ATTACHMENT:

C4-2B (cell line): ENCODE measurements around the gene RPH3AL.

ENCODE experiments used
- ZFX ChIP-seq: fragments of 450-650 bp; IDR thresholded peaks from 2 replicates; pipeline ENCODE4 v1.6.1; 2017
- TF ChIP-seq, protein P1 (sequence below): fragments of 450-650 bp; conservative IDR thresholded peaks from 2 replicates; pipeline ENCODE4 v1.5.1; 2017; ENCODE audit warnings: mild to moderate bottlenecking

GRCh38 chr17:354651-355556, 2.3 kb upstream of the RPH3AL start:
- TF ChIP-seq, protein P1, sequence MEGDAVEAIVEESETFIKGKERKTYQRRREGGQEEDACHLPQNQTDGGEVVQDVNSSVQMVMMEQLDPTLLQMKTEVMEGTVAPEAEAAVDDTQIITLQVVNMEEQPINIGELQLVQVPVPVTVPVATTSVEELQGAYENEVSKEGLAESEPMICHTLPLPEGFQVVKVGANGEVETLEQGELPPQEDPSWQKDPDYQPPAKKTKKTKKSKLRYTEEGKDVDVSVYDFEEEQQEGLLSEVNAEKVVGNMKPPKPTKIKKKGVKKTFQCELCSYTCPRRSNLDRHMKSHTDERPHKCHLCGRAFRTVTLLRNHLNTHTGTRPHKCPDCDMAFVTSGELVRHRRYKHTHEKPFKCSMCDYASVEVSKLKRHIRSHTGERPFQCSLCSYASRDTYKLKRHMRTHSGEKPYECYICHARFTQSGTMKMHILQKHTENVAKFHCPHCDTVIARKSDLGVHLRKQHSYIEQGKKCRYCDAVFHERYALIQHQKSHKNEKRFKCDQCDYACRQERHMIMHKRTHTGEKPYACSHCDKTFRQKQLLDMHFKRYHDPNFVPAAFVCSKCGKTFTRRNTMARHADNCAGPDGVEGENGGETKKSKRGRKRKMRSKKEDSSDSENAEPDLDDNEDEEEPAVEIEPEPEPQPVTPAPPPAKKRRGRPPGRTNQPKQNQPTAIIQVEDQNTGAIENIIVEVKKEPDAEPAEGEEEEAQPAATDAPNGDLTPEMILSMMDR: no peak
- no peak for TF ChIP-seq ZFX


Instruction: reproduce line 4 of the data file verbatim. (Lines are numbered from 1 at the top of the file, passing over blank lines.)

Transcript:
- TF ChIP-seq, protein P1 (sequence below): fragments of 450-650 bp; conservative IDR thresholded peaks from 2 replicates; pipeline ENCODE4 v1.5.1; 2017; ENCODE audit warnings: mild to moderate bottlenecking